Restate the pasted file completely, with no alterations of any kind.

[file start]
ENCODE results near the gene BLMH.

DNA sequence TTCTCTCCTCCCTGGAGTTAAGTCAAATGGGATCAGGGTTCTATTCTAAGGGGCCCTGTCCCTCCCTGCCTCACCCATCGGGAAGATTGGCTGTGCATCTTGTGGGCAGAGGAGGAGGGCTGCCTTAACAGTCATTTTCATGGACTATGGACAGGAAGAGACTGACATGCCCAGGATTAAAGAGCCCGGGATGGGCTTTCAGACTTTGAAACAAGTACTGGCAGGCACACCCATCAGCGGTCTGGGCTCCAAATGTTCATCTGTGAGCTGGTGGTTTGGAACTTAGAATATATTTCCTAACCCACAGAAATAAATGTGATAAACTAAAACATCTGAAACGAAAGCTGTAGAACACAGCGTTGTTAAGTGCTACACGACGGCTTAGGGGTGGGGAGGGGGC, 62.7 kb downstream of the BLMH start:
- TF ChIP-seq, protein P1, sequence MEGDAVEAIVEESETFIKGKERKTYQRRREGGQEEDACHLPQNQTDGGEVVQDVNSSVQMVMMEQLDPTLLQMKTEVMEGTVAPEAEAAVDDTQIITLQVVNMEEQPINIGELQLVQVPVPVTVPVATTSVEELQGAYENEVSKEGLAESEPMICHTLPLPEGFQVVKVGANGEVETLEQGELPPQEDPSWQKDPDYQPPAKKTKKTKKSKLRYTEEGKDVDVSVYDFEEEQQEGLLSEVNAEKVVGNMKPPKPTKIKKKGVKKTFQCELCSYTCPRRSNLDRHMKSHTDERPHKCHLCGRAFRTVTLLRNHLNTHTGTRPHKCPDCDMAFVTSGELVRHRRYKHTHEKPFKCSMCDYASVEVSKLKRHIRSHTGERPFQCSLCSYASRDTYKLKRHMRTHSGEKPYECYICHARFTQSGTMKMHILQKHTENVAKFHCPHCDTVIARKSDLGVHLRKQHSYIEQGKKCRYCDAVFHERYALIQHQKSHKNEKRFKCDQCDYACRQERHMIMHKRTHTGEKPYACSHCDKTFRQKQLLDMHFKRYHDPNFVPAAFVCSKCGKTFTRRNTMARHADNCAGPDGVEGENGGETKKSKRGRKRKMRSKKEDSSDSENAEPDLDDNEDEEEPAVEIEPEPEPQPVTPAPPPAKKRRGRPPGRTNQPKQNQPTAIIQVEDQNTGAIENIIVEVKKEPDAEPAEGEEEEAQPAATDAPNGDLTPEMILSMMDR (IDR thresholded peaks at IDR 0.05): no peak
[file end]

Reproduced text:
ENCODE results near the gene BLMH.

DNA sequence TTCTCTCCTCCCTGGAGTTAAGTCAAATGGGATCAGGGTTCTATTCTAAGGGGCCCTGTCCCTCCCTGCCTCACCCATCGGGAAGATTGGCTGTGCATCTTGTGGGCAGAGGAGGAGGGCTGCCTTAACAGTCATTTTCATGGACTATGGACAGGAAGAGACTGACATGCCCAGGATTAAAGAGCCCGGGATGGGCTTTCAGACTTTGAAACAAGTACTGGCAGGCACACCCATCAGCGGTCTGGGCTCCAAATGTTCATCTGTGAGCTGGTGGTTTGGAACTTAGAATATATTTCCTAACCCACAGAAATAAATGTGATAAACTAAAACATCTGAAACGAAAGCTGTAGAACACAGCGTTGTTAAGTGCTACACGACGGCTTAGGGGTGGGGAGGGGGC, 62.7 kb downstream of the BLMH start:
- TF ChIP-seq, protein P1, sequence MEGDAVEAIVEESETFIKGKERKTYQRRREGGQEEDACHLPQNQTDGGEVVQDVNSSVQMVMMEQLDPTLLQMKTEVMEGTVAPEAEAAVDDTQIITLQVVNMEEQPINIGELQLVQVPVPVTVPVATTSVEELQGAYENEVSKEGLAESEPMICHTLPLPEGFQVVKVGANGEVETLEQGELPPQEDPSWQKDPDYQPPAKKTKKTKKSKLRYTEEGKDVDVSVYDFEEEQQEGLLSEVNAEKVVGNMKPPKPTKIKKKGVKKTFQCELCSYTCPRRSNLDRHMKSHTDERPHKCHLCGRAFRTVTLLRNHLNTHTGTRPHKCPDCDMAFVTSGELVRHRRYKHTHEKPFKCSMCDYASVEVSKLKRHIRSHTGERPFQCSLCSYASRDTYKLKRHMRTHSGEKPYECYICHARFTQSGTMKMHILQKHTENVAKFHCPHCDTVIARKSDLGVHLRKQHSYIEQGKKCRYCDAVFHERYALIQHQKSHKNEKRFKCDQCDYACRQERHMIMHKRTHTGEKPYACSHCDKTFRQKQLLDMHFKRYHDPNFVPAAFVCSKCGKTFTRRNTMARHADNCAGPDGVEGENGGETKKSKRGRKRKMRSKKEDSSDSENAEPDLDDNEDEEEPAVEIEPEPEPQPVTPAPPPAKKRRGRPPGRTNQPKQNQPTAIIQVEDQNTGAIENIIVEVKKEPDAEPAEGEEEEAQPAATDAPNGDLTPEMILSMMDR (IDR thresholded peaks at IDR 0.05): no peak